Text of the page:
Detachment & Dissociation and Flashbacks

By Toby Snelgrove, Ph.D.

There is much talk and confusion regarding the psychological barriers individuals use while performing under stressful circumstances. Here is one attempt of clarification.

Professional Detachment

  • The deliberate focusing of one’s attention away from the psychological, or emotional aspect of one’s work.
  • For example, a medical professional will focus on what they are doing to a patient, not the identity or the circumstance of their life.
  • The purpose of professional detachment is to enable the professional to place all their attention on their role, or job.


  • The psychological (emotional) detachment from direct experience

Dissociation during Acts of Threat

  • Though not completely understood, dissociation appears to be a special protective brain mechanism that occurs when an individual is experiencing a psychological trauma, especially during threatening situations.
  • With normal consciousness ~ every day life ~ we are able to store and recall direct experience at will. For example, if you put this reading material down to answer the phone, you would be able to remember what you had been reading and, most likely, where you left this publication.
  • For many, however, traumatic events create a different reaction. Because violent life-threatening incidents post great danger to the individual, one’s automatic survival mechanisms ~ the fight or flight response ~ is switched on.
  • To assist the individual in focusing on what needs to be done to survive ~ fight or flight ~ the brain may assist some individuals by placing the painful, frightening, or unpleasant details out of active memory, enabling one to seek safety first.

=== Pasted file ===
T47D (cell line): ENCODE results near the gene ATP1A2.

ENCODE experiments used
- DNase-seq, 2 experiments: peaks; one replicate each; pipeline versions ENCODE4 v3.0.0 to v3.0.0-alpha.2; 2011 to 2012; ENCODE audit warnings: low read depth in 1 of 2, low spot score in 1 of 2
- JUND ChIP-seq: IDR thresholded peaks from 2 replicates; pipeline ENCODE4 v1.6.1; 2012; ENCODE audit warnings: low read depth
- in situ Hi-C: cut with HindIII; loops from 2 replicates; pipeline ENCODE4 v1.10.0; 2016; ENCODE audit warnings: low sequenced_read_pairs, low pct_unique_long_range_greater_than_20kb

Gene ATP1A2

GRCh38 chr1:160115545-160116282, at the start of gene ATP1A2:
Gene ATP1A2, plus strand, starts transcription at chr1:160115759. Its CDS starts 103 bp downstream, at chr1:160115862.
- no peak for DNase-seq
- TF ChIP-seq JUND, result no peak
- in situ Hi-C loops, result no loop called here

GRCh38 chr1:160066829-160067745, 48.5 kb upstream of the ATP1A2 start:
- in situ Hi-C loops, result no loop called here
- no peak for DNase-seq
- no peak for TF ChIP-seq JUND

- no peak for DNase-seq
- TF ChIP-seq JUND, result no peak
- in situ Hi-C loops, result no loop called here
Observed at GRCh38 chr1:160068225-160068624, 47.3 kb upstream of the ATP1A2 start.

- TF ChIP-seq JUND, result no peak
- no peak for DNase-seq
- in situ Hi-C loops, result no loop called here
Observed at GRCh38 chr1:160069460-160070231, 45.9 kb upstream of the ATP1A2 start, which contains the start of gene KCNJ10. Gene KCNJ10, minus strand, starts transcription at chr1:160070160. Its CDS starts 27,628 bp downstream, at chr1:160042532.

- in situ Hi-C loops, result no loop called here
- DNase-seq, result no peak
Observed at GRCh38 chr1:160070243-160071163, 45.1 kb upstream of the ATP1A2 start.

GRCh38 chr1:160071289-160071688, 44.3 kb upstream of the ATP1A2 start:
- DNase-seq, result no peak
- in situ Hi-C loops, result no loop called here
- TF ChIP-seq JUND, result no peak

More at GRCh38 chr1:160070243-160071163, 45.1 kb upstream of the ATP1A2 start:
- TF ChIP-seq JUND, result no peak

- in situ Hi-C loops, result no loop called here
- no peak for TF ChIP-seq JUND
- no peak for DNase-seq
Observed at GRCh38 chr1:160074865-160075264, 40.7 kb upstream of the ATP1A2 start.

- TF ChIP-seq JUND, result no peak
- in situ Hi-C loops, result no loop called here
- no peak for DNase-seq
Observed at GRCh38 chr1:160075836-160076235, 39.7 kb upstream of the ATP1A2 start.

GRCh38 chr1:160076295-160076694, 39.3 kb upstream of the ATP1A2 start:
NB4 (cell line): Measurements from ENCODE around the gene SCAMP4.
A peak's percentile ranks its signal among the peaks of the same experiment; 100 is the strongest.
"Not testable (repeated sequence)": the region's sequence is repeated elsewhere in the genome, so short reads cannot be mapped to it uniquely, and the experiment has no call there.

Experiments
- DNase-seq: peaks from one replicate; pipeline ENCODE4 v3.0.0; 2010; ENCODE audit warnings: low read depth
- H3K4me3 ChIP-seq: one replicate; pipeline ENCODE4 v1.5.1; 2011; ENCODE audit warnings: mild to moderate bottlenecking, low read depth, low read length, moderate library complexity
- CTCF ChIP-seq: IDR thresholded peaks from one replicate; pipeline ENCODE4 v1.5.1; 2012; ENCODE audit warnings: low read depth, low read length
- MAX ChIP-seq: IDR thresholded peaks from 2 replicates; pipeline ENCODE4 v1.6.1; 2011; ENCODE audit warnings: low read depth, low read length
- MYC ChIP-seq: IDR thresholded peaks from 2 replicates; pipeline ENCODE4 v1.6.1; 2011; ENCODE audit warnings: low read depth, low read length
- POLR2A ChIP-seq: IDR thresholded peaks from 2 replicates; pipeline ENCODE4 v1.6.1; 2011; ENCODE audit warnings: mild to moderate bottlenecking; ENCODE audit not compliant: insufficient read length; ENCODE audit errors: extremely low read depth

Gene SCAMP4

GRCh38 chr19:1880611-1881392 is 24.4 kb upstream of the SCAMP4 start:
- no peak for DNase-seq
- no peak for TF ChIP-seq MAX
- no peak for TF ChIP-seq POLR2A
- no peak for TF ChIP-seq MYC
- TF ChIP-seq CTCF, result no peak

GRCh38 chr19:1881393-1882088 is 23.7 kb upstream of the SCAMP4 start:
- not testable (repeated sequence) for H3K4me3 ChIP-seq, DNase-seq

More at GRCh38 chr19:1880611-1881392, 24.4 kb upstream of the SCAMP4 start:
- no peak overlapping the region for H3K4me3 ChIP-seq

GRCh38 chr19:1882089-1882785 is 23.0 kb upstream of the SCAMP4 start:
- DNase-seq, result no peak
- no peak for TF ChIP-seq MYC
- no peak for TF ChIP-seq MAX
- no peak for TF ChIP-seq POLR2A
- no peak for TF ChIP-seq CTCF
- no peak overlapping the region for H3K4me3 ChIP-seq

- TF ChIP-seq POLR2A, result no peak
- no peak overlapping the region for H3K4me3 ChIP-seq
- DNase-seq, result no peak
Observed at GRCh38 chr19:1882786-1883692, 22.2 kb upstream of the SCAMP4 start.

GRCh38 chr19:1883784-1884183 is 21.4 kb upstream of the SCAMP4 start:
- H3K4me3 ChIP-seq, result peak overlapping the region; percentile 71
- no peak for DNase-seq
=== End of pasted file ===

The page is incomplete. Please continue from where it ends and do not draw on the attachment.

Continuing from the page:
Dissociated Memory

  • Some of the painful memories of a traumatic event may be stored in a separate memory bank specifically for such an occasion.
  • Where, as normal consciousness memories can be accessed at any time as a protective mechanism, experiences stored in dissociative memory are not. Essentially, they are placed on hold until the immediate crisis has passed.
  • In order to heal itself, the brain slowly allows these dissociated and forgotten memories to return to consciousness so that one can make meaning from them and integrate the experience into their world view.


  • The return of the dissociative memory is called a flashback.
  • Normally, a flashback is triggered by some symbolic reminder of the incident.
  • As time passes and as the individual makes meaning of the event, these intrusive memories subside.


  • Years later, one may experience intrusive memories such as a flashback.
  • There is no simple answer as to why this occurs.
  • Usually there has been some current life event, or circumstance that has provoked a psychological issue related in some way to the traumatic event.
  • This doesn’t necessarily mean that the traumatic event has not been properly processed, though this is possible. Most likely, there is something in your present life that has triggered this response.
  • If this occurs, I recommend you have a few visits to a trained trauma counsellor and have a “check-up”. It can only help.